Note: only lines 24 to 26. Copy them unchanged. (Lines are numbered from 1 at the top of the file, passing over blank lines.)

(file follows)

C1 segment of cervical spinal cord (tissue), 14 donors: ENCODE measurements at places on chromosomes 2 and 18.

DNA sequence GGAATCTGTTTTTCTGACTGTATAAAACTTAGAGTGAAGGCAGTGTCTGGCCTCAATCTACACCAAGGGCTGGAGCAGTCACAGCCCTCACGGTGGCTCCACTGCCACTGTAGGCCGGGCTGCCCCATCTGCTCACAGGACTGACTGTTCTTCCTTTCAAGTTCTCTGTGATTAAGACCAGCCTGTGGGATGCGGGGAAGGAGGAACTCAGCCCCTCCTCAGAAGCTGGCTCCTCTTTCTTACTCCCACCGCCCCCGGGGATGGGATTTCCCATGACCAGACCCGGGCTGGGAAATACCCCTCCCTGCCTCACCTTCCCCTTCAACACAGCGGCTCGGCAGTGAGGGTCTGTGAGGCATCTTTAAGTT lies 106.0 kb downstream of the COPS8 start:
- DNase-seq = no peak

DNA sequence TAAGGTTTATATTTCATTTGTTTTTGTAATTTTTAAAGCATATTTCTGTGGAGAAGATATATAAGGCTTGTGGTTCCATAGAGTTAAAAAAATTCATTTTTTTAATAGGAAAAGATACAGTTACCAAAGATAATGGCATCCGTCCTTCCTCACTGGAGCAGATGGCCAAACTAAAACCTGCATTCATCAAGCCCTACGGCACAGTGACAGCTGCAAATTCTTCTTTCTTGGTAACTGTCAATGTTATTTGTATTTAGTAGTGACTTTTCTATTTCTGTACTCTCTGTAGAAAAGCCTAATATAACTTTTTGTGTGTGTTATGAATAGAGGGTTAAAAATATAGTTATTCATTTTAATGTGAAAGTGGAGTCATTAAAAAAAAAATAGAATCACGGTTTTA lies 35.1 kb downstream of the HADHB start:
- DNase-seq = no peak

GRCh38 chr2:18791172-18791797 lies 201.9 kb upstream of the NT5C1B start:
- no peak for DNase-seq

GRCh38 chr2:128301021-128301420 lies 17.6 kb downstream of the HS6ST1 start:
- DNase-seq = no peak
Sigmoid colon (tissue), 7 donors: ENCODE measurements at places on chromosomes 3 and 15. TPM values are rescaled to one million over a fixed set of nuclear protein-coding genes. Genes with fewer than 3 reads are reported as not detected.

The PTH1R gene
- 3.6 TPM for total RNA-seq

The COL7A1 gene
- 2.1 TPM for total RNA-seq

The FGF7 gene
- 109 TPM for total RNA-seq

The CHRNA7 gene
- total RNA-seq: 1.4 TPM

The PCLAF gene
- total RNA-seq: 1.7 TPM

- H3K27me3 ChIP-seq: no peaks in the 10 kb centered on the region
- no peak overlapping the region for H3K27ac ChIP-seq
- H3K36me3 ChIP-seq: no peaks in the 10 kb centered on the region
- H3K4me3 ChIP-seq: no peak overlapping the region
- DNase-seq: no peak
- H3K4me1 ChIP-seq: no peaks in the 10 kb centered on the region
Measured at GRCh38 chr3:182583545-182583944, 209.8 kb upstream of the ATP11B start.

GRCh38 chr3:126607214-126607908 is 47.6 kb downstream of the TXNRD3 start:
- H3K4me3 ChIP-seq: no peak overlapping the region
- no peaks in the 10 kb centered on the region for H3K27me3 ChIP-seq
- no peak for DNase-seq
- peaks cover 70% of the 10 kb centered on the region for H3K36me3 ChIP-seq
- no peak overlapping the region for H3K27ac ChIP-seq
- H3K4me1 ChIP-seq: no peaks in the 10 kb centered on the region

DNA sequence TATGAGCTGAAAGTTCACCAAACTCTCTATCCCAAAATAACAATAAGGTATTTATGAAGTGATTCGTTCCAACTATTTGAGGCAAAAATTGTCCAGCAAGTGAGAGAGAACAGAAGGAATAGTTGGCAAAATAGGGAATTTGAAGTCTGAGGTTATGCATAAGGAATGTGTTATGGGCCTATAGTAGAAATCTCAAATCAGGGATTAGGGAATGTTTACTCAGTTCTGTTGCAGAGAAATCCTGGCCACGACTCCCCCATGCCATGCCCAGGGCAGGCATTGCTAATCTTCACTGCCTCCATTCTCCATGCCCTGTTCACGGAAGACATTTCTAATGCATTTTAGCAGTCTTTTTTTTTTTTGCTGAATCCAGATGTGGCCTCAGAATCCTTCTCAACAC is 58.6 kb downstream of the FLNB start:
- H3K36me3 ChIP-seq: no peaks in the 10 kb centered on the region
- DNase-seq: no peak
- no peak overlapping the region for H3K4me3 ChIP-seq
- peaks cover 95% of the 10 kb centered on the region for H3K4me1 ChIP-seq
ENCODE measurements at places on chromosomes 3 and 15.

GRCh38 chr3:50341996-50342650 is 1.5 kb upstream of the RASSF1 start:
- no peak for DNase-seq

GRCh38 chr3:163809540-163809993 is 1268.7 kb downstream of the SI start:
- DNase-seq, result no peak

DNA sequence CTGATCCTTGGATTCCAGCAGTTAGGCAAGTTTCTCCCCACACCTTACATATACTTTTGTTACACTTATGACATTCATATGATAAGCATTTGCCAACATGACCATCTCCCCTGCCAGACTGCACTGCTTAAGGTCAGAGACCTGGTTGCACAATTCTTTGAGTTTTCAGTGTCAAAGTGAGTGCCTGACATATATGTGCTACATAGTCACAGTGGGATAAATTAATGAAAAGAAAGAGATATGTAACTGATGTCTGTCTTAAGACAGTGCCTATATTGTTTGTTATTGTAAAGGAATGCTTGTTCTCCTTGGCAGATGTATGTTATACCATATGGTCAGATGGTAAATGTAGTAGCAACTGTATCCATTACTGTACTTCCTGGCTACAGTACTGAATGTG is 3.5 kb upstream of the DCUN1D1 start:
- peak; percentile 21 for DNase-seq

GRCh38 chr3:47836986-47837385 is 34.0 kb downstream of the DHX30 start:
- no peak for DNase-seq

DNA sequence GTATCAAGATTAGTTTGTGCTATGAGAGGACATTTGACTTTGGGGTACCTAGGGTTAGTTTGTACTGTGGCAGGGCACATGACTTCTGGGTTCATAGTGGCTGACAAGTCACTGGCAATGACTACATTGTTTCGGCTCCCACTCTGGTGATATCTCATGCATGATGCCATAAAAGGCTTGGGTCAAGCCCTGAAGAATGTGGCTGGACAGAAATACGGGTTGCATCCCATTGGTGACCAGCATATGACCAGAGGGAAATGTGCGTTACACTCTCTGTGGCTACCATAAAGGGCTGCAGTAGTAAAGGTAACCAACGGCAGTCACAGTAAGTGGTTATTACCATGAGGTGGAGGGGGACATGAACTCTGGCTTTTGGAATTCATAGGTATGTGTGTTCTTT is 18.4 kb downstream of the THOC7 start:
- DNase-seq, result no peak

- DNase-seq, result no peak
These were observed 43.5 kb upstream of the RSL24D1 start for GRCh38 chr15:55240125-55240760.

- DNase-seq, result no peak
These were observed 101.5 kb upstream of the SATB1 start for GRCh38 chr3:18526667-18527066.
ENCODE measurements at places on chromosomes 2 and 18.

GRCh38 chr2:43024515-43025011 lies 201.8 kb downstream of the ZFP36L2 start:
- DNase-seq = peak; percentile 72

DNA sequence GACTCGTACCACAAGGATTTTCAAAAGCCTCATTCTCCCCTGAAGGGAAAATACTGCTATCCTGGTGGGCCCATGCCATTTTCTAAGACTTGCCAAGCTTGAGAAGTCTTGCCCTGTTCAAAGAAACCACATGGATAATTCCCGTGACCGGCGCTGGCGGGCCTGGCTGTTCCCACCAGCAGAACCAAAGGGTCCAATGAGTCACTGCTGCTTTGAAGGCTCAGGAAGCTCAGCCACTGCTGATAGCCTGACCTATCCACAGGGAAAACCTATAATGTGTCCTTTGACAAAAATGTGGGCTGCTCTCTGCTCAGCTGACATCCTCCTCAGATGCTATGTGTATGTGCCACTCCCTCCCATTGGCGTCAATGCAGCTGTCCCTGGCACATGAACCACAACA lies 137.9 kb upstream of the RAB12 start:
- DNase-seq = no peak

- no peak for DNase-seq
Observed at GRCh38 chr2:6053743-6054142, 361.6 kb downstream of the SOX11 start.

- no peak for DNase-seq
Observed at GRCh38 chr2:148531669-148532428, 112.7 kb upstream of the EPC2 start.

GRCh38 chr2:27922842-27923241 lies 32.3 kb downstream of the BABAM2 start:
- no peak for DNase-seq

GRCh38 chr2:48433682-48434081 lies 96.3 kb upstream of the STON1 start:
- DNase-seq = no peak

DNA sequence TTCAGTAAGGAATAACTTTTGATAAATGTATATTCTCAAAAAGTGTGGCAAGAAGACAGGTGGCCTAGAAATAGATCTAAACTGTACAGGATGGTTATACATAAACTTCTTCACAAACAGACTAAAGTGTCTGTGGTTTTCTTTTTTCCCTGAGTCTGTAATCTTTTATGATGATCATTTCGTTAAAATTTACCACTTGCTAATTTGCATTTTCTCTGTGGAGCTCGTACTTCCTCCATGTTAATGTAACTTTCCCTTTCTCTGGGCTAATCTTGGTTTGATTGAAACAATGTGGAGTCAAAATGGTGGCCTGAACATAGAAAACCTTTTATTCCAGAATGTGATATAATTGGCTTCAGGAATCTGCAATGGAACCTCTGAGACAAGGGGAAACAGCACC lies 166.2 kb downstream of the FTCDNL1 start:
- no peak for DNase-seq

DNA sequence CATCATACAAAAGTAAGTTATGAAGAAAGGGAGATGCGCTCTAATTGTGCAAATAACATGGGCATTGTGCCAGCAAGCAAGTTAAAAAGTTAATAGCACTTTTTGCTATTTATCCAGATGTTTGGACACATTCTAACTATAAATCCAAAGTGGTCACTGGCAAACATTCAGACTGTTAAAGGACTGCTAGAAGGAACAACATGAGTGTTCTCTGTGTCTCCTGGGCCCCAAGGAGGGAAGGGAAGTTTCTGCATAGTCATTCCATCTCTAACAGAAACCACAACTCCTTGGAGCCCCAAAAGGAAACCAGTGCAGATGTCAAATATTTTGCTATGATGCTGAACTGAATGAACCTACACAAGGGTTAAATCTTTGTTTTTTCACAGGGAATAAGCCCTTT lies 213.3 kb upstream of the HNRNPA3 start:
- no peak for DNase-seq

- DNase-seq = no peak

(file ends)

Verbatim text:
- H3K4me3 ChIP-seq: no peak overlapping the region
- DNase-seq: no peak
- H3K4me1 ChIP-seq: no peaks in the 10 kb centered on the region